Enrollment Limit: 18

    READINGS/BOOKLIST Subject to change

    BOOKLIST: NONE – course packet (printed on campus)

FULLY ENROLLED - FILM458: Visual Storytelling: Screenwriting Steve Collins

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    1:30-3:10pm, Monday - Friday

    Since watching movies (good ones) is so easy and pleasurable, screenwriting is a medium that everyone's uncle thinks they can do. But anyone who has had to read an amateur screenplay knows different. This is a writing course that will start from ground zero: separating the screenplay from other forms, e.g., the play and the novel, and grounding students in visual language as the basis of the medium. How do we write in pictures?

    Enrollment Limit: 18

    READINGS/BOOKLIST Subject to change

    BOOKLIST: NONE

 CANCELED - FIST/CGST230 Between Marx and Coca Cola - European Cinema of the 60s and 70s Ulrich Bach

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    This Course has been canceled. The following information is provided for reference only.

    11:00am-12:40pm, Monday - Friday

    Click here to open the syllabus for this course.

    In the 1960s and early 1970s, a growing sense of alienation and social unrest spread across Europe, making their marks in both society and cinema. Borrowing the words of New Wave director Jean-Luc Godard, these years led to the emergence of "the children of Marx and Coca-Cola." This course, taught in English, will introduce students to a multi-faceted portrait of Europe in the 1960s and 70s through avant-garde and popular cinema from France, Italy, Spain, Germany, and Eastern Europe. We will focus on films that depict global capitalism, gender relations, and government control. Some of the themes we will discuss include the critique of consumerism and materialism, the changing role of women in society, life under socialism and dictatorship, and youth counterculture. Last but not least, students will learn how New Wave directors challenged traditional approaches to narrative cinema.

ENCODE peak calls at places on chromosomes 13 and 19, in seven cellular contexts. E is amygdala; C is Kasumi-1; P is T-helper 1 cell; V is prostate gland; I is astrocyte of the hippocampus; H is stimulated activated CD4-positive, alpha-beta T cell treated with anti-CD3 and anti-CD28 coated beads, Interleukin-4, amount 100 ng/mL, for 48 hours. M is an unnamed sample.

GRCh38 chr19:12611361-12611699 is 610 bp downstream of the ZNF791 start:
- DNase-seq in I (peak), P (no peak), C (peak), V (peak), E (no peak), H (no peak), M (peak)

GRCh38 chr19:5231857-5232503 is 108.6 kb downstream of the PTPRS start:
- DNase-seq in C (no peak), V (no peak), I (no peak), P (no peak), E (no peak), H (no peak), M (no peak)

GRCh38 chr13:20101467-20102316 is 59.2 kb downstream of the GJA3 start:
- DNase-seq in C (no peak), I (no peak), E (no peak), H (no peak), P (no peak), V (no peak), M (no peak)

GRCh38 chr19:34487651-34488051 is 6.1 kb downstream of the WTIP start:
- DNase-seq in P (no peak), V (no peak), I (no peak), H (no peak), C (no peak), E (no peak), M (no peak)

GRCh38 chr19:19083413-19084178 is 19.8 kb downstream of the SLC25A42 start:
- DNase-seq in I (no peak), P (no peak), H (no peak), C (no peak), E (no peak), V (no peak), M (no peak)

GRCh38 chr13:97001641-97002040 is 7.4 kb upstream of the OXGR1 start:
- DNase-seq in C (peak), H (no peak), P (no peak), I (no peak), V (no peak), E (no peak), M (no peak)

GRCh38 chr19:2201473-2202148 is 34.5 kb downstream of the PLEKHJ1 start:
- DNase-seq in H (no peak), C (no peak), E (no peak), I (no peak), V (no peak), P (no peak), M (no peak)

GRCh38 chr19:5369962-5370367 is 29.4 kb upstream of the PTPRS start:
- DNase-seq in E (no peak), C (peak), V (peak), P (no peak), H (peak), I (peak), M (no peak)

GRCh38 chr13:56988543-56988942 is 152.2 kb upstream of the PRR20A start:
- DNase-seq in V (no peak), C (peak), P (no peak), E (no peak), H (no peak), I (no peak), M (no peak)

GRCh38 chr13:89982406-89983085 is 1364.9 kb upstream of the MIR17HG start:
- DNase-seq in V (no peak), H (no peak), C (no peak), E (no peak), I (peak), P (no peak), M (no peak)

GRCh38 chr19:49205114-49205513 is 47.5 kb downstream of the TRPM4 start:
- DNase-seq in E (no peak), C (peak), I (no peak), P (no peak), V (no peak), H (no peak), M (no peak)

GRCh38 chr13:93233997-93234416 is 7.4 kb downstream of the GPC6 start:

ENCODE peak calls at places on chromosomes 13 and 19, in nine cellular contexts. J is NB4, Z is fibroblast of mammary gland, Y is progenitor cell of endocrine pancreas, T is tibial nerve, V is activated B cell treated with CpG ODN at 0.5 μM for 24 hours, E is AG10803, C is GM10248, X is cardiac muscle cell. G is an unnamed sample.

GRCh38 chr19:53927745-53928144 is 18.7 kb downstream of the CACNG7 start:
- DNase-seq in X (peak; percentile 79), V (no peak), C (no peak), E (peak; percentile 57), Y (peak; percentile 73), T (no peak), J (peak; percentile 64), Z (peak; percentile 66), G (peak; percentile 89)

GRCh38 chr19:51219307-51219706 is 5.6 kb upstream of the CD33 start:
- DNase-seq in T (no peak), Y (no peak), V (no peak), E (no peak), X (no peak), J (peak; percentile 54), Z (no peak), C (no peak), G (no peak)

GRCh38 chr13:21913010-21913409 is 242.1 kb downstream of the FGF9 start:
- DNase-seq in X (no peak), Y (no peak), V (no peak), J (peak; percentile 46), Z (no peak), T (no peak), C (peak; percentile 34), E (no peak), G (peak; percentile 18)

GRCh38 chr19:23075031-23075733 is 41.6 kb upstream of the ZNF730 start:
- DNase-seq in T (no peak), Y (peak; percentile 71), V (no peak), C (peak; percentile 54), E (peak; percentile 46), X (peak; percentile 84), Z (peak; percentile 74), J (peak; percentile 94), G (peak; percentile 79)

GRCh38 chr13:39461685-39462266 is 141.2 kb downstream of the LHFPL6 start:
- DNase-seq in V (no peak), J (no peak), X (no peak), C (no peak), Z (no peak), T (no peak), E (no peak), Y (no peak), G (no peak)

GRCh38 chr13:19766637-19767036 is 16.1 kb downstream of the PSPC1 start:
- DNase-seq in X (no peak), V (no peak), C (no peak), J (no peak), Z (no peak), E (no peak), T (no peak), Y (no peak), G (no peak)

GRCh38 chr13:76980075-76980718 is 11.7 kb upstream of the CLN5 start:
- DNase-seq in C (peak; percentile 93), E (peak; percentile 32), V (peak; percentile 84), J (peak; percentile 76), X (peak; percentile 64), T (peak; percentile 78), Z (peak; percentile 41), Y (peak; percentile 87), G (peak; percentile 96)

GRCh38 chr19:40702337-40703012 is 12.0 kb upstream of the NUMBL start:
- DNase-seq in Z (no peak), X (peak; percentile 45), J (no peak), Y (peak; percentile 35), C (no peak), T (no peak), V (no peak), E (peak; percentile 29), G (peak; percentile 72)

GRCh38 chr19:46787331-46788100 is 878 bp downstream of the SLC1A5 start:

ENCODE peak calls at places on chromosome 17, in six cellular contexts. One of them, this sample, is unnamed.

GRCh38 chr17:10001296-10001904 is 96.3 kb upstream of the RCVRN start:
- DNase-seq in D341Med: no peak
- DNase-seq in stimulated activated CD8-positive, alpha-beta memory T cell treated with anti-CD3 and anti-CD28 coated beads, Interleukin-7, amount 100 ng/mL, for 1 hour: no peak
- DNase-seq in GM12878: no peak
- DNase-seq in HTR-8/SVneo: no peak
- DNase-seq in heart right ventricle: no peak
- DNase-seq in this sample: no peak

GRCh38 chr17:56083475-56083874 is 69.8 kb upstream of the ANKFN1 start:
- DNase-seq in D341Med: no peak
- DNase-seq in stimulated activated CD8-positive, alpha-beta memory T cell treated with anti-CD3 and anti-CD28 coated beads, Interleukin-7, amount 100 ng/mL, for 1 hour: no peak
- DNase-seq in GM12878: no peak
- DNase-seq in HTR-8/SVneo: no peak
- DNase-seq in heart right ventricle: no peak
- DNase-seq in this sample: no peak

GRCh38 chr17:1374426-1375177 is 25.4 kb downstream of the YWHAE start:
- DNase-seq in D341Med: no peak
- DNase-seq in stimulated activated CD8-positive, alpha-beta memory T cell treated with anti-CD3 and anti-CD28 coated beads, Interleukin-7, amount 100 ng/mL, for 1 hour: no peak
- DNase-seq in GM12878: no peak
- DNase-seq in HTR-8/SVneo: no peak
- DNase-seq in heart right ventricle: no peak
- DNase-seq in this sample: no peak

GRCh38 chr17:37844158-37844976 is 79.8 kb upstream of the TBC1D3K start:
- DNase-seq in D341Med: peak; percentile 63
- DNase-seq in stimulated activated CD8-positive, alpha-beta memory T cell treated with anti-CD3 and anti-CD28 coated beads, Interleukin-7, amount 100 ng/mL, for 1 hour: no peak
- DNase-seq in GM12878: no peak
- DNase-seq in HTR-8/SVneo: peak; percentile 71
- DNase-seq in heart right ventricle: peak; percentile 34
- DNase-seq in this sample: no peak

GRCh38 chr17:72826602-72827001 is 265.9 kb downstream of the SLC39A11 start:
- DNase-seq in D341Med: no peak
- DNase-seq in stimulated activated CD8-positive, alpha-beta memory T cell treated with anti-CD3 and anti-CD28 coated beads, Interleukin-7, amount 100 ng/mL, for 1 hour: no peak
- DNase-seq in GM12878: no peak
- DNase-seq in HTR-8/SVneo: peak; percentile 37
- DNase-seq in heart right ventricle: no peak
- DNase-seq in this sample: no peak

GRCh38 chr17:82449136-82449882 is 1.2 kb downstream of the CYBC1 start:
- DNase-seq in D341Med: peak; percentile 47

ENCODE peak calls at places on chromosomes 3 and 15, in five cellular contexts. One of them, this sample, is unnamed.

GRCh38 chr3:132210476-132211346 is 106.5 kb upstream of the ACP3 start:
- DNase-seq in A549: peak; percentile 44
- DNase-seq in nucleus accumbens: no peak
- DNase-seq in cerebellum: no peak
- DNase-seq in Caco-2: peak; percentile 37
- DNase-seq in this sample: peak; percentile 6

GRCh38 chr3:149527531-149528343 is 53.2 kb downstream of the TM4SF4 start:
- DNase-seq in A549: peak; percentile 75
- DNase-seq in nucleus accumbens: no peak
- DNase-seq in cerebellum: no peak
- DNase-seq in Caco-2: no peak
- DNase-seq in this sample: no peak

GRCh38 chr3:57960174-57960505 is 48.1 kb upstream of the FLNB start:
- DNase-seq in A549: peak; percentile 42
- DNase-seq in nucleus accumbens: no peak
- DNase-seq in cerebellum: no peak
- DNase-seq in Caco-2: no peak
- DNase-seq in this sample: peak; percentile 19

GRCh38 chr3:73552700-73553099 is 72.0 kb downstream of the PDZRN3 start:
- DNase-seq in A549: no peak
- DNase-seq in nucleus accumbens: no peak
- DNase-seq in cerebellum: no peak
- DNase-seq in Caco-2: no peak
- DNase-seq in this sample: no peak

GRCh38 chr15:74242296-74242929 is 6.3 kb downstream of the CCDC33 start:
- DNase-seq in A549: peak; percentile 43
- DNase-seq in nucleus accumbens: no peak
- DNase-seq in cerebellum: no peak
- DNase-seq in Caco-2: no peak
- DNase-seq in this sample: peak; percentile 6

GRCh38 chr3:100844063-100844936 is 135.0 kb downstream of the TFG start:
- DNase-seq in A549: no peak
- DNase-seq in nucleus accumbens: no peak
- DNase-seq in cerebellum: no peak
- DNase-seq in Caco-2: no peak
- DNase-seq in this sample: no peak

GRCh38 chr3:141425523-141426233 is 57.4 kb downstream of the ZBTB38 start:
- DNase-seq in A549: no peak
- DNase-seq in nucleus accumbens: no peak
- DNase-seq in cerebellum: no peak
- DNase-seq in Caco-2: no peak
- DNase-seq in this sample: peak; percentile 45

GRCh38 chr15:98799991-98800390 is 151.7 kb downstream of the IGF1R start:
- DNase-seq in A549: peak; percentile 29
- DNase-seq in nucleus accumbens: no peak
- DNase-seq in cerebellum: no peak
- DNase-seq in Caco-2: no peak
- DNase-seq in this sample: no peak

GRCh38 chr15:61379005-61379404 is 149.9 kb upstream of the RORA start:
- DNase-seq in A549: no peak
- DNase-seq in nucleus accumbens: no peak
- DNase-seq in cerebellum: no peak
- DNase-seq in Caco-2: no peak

GOVT155: International Politics Giulio Gallarotti

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    3:30-5:10pm, Monday - Friday

    This introduction to international politics applies various theories of state behavior to selected historical cases. Topics include the balance of power, change in international systems, the causes of war and peace, and the role of international law, institutions, and morality in the relations among nations.

    Enrollment Limit: 19

    READINGS/BOOKLIST Subject to change

    BOOKLIST: All in paper. Used copies OK

    • Robert Art and Robert Jervis, Eds., International Politics,  13th Edition
    • Bruce Russett, Harvey Starr, and David Kinsella,  World Politics, 10th Edition
    • Giulio Gallarotti,  The Power Curse
    • Giulio Gallarotti, Cosmopolitan Power in International Relations
    • Robert Kennedy, Thirteen Days

Canceled: 

HIST272: Law, Court and Crime in England, 600-1660 A.D. Gary Shaw